Seems straightforward, but here is where the occult comes in. You have to read the mind of your opponents in order to know if you have a high or low card. Comments like "Oh, I know I beat Daddy 'cause he's got a two," may lead you to an educated guess, but really, Patricia Arquette has the edge in this game. Don't rely solely on questions from your kids like "Mommy is your Queen higher than Sophie's ten?" They won't always be this naive. If you expect to win at Indian, you must clear your head, focus and try to read the minds of your opponents. Or, you can sit across from a window or a mirror and steal a peak at your card, but be discreet, that only works for a couple of years before they get wise.
Sentimental Occult Shout out to My West Allis Peeps--All Star Occult:
Haunchyville: Ahhh, these blogs will often ramble back to my youth in the bustling village called West Allis. It is common knowledge that kids from Muskego enticed us West Allis-ites out to their cornfields to visit what was known as "Haunchyville," a haunted cornfield populated with possessed gnomes or gremlins if you will, out for West Allis blood. Now, you might think that if we were old enough to drive, we were old enough to know better, but no, we went, hoping to catch a glimpse of a haunted little cornfed sprite running through the crops with a sickle. A few times we did get the B'Jesus scared out of us and a few classmates were known to have spotted one (little person, not a B'Jesus). More than one classmate spotted rows of shorty mailboxes as you can be possessed but well informed if you subscribe to the right literature.
As I mature, I often wonder if Muskegoans were mostly messin' with us in a desperate attempt to feel superior to our Ivy League feeder status but I can't discount the strong otherworldly vibe we all felt in the corn. I started to get suspicious when on one of our jaunts out to Haunchyville, we stopped at a service station and asked for directions. To Haunchyville. With a straight face. The counter dude smiled and said "are you kids from West Allis?" but happily pointed us in the right direction.
Haunchy Watching with My Kids:
Class of '88 quotes on Haunchyville:
Divina (Friendliest and Most memorable): "There was always talk (about Haunchyville) but I tended to back away from those conversations because I'm close to being a haunchytype: short and freaky in stature/nature. That is me."
Jill (Best Driver): "I sooooo remember driving out there several times with a carload of us, but can't for the life of me figure out where it is. I do remember trying to "back in" in case we needed a fast get away, but the cornstalks on both sides of the car made it too hard to see."
Curses being en vogue city folk unfamiliar with the height of September corn!! But check out that driving acumen. That was a well earned honor.
Toe (I'm a Girl and Most Obnoxious): "I remember a Children of the Corn feeling when we drove there. I think the vertically challenged people could have made it through the bondo on my Maverick."
Note to readers who didn't grow up to the sounds of Toe's mufflerless Maverick cruisin' the strip: Toe's Mav had no floor ala the Flintstones but if you wanted to add the thrill of motion sickness to your donuts in the school parking lot, no better ride to be had.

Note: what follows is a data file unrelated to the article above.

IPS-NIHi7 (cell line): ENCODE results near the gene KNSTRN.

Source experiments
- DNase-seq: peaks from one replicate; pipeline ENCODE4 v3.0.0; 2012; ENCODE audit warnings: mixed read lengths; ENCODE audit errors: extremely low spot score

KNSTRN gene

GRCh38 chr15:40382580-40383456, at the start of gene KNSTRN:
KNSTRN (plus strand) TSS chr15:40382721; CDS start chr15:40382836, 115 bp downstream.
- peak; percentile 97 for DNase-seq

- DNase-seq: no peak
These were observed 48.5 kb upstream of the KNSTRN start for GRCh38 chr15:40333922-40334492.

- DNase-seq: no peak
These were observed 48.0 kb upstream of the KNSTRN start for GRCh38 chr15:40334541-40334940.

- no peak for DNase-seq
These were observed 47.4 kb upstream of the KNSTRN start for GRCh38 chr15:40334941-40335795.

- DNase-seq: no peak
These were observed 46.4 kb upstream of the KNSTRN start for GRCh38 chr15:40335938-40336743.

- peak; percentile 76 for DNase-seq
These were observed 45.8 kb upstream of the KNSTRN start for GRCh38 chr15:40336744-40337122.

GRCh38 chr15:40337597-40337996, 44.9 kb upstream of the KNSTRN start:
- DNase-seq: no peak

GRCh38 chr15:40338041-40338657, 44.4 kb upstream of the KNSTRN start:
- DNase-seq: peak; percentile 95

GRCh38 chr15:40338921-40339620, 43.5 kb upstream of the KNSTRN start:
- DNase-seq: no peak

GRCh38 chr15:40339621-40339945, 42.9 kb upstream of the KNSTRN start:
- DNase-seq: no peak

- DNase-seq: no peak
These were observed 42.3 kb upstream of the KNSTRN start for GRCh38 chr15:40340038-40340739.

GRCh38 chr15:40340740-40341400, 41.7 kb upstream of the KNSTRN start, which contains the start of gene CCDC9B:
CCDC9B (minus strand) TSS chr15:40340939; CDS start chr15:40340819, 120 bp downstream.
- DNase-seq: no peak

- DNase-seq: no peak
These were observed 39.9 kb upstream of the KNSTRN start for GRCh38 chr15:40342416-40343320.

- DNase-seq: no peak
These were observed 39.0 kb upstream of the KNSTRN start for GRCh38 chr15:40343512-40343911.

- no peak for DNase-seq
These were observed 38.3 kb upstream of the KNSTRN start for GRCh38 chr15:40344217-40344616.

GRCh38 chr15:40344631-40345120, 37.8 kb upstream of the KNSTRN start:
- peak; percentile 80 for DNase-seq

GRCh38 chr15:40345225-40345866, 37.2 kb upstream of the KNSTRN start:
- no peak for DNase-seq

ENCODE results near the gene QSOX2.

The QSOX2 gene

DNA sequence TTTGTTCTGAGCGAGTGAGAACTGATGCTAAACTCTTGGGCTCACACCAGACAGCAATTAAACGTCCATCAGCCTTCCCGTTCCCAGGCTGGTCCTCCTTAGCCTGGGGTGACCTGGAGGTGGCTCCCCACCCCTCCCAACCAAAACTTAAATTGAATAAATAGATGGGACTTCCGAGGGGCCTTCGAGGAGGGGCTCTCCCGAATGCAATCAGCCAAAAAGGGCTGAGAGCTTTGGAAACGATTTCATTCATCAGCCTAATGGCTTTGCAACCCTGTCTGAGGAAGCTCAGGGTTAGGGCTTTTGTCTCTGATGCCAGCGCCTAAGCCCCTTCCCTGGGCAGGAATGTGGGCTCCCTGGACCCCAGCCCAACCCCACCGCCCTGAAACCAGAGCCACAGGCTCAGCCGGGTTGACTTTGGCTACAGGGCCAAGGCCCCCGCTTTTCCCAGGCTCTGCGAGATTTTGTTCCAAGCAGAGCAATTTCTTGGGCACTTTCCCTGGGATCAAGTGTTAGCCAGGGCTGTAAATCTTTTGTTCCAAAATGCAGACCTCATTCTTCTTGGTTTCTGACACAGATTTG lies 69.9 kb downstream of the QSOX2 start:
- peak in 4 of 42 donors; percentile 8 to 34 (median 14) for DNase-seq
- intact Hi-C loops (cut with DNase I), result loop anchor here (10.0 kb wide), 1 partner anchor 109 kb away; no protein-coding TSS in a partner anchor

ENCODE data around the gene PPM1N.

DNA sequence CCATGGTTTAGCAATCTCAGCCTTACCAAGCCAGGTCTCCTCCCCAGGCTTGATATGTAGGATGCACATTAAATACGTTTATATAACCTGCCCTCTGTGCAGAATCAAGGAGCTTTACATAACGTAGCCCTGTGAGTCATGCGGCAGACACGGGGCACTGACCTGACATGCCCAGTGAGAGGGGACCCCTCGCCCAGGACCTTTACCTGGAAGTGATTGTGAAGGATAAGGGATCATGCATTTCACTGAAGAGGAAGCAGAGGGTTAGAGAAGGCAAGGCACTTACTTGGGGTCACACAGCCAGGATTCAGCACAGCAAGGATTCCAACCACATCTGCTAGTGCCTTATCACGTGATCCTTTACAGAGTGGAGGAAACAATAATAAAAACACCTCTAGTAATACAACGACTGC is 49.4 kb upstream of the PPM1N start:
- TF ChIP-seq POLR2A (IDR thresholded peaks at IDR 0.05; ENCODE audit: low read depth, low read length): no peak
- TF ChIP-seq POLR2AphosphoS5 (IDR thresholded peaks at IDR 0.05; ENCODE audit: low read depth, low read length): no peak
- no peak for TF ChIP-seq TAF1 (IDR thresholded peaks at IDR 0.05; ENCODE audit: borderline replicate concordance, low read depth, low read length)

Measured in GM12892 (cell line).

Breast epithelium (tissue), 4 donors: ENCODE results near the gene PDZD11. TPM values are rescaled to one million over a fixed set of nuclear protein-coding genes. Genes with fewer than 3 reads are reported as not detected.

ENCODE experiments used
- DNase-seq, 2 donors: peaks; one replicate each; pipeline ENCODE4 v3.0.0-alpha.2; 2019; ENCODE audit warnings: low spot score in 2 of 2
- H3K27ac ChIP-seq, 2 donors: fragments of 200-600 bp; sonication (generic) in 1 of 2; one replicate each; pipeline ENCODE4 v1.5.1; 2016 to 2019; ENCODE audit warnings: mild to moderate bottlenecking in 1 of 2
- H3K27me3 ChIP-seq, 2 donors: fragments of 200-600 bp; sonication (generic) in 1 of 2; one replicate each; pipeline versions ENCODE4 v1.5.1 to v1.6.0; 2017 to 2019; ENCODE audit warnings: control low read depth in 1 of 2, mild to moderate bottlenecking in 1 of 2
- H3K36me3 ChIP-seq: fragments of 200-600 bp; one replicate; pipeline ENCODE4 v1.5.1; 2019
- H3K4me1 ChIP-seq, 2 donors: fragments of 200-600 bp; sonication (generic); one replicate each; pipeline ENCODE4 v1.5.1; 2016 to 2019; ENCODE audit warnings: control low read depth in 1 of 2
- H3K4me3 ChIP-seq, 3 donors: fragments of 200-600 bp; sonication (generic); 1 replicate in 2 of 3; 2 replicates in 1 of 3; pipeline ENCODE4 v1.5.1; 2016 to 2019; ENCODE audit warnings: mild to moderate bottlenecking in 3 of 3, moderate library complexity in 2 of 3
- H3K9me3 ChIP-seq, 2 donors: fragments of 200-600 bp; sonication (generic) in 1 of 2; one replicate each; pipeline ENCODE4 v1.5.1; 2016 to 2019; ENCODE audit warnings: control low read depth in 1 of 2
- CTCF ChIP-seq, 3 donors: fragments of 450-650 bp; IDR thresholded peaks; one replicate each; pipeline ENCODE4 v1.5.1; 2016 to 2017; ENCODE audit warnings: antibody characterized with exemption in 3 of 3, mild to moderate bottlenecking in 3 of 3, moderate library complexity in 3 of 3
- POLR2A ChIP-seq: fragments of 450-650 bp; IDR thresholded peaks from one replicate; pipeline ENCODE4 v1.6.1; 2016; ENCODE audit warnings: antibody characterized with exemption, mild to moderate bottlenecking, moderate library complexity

Jimmy B. (1/5 of German Five Five aka Deutsche Funf Funf): No official English comment from Jimmy, but during business hours, Jimmy located Haunchyville on a map and gave me the cross streets of Mystic Drive (oooohhhh, creepy) and Janesville Road. I'm going to speak in code to Jimmy B now: Guten Tag, Herr Breitenfeld. Danke und Guten Arbeit mein Freund. Wie geht's Fortunatus, die Haunchy auf Deutschland, auf Schwarzwald? Auf Wiedersehen und Gesundheit.Heather (Best Musician): I think I had viola practice when you guys were at Haunchyville. (Say it with me: Poor Heather!!)
Meredith (inappropriate pic on reunion website): "What do you mean you can't say midgets anymore?" and: "I definitely remember the "Children of the Corn" feeling, but never actually observed threatening little people to my recollection, but there were some squat mailboxes in the shadows of the corn. Even the petite need their Vanity Fair."
Micki (FL Wright's answer to Coco Chanel and 1/5 of German Five Five): "I remember a bunch of us psyching ourselves out thinking we wouldn't live to see another day if a Haunchy saw us in the corn. I remember small mailboxes too. To this day, I have not seen a Haunchy but would love to meet one for a latte."
Oh Mick, how high falutin' of you to offer a growth stunting beverage to a Haunchy.
One stray quote from the Class of '85, but its my sister Anja and you guys all love her stuff: "I never heard of Haunchyville. But one time a bunch of us went to the airport to see Gilligan come into town. That was before airport security was so strict so we went right to Gilligan's gate."
Note to class of '85: You guys were kind of a snooze, wholesome and sweet to be sure, but zzzzz...
see Journal Sentinel Travel Reporter Dennis McCann report on the true story of Haunchyville at http://www.jsonline.com/story/index.aspx?id=267593